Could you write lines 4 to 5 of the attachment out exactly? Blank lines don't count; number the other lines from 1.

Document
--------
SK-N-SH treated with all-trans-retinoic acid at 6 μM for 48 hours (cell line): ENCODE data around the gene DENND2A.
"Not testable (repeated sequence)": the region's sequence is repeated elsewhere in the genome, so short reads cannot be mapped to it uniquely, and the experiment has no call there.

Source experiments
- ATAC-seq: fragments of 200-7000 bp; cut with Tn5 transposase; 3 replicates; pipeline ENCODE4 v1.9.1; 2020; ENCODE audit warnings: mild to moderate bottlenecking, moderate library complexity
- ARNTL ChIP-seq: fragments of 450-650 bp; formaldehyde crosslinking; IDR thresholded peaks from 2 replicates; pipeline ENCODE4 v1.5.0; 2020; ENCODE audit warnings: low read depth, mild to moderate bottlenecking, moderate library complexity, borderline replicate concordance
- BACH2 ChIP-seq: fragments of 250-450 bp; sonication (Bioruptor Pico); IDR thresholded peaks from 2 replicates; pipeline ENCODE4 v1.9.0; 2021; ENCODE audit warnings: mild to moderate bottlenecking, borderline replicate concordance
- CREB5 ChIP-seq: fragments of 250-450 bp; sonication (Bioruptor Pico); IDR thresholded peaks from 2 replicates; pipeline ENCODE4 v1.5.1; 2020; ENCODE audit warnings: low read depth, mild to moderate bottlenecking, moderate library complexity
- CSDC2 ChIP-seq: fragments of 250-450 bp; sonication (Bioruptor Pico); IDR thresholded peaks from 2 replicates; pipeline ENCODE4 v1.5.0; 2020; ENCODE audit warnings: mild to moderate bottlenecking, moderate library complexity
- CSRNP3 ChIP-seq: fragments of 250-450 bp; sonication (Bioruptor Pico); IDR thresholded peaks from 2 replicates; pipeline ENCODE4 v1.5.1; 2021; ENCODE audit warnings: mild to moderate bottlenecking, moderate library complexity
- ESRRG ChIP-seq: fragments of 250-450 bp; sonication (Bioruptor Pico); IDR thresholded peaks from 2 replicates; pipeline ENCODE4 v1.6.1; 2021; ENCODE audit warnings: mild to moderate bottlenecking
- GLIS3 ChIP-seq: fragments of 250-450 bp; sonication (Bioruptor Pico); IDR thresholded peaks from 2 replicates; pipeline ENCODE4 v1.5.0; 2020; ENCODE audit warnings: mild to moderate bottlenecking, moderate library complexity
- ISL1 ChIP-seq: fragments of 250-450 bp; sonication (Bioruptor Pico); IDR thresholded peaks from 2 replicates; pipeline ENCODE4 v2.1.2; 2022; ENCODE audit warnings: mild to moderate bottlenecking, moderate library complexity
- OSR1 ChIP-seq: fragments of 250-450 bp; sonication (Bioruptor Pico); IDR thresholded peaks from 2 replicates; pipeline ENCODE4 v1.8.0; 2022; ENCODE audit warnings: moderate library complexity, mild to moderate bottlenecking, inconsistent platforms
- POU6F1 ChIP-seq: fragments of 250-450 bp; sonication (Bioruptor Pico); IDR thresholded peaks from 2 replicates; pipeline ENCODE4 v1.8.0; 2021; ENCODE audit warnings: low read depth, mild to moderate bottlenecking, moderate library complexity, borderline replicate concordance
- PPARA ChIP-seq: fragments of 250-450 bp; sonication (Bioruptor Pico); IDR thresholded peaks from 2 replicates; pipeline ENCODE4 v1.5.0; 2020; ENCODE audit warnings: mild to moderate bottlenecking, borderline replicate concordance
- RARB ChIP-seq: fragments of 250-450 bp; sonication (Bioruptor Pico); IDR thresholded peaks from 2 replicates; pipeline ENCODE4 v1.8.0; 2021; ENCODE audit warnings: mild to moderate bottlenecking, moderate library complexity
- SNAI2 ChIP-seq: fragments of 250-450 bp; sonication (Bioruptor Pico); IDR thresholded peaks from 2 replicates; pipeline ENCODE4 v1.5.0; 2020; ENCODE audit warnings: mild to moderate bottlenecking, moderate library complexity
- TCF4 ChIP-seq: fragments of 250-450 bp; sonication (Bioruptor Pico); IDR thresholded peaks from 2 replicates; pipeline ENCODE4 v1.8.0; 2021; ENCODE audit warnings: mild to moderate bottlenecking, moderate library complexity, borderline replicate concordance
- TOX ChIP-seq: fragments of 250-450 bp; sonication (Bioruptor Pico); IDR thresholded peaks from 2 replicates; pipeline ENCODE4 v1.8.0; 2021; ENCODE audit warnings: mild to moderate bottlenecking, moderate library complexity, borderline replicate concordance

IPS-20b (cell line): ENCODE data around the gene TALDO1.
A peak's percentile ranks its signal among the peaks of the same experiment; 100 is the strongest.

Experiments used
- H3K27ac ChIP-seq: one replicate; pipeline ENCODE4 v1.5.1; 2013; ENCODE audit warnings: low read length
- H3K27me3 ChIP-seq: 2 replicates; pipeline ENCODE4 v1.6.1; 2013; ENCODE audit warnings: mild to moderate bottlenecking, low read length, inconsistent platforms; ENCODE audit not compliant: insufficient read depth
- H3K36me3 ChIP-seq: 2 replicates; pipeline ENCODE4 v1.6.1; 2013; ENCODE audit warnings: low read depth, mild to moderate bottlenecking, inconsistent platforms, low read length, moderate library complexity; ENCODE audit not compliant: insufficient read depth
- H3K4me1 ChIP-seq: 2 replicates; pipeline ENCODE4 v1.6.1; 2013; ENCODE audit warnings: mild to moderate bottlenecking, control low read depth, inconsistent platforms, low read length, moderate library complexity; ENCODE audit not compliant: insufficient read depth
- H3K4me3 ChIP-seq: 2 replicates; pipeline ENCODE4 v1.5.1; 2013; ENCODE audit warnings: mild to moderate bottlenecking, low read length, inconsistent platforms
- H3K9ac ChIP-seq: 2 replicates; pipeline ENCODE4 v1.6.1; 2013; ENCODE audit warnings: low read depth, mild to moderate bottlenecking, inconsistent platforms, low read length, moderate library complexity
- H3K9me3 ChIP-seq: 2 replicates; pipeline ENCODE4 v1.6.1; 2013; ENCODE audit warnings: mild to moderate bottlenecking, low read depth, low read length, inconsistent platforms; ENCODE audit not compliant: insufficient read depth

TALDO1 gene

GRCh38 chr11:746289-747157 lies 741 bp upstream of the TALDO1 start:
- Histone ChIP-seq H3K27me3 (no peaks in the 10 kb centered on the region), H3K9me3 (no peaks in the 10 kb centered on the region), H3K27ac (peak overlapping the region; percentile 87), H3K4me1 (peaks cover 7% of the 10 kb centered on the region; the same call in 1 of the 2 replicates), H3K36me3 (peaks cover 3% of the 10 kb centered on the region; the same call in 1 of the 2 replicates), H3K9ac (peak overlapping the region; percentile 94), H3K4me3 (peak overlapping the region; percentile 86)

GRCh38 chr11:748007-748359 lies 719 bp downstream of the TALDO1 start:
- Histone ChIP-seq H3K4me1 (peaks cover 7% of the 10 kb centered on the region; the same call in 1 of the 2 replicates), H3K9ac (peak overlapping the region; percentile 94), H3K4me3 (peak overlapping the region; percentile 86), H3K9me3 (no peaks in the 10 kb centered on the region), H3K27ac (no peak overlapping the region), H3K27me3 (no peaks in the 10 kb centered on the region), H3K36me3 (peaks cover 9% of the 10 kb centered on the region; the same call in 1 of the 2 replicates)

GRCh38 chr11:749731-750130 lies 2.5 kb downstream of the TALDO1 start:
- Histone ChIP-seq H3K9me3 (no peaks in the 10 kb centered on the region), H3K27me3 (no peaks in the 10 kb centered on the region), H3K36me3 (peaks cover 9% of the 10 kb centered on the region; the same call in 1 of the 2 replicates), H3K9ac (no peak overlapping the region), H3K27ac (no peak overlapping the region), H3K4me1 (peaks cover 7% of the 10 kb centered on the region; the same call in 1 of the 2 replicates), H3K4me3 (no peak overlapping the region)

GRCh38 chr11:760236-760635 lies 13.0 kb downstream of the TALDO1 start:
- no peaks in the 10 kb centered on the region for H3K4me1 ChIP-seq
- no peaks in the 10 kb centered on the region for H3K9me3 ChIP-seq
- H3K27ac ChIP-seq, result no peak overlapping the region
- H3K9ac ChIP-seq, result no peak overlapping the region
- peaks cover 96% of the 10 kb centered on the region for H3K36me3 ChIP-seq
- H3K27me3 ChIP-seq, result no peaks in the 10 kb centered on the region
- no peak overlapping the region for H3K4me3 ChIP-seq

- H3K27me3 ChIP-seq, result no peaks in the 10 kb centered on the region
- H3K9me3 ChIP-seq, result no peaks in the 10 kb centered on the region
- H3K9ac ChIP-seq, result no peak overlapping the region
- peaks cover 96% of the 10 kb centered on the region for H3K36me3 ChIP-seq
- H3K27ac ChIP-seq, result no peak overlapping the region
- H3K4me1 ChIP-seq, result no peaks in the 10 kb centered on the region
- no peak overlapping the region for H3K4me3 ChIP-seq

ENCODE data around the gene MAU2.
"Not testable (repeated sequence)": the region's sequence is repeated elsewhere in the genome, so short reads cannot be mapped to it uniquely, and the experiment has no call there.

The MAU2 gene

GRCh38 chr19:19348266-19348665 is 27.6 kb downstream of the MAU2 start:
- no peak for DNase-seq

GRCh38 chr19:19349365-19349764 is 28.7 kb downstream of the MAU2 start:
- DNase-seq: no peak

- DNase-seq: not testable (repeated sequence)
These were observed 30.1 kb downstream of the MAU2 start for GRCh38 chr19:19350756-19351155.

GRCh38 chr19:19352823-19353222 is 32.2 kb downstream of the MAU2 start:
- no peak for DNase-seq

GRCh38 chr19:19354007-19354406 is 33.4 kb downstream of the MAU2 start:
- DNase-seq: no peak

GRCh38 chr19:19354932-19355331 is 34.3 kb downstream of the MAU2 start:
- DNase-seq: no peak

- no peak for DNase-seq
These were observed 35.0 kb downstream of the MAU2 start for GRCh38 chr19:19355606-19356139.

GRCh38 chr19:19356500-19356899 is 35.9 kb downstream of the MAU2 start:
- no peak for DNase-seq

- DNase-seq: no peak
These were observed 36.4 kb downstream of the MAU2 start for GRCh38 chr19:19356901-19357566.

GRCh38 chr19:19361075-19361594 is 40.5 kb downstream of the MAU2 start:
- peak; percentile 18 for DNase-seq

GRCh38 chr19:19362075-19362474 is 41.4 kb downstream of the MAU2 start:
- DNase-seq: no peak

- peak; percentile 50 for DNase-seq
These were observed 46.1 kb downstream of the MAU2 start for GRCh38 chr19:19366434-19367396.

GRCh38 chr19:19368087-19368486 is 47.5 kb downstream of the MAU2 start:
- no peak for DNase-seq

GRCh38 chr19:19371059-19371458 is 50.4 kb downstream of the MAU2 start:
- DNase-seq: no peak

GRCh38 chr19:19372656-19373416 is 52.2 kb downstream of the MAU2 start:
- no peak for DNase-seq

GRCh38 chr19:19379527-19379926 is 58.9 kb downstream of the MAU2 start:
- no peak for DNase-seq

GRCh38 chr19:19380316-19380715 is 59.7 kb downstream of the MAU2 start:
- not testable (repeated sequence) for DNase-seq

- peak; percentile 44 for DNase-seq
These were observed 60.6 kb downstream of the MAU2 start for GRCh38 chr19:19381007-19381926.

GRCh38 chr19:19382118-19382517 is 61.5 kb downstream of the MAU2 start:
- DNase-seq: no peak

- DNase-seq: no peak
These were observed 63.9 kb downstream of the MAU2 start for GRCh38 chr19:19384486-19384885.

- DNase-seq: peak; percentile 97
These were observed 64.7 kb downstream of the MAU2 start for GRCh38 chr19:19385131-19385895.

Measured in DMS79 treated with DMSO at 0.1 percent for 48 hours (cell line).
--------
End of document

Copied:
- ATAC-seq: fragments of 200-7000 bp; cut with Tn5 transposase; 3 replicates; pipeline ENCODE4 v1.9.1; 2020; ENCODE audit warnings: mild to moderate bottlenecking, moderate library complexity
- ARNTL ChIP-seq: fragments of 450-650 bp; formaldehyde crosslinking; IDR thresholded peaks from 2 replicates; pipeline ENCODE4 v1.5.0; 2020; ENCODE audit warnings: low read depth, mild to moderate bottlenecking, moderate library complexity, borderline replicate concordance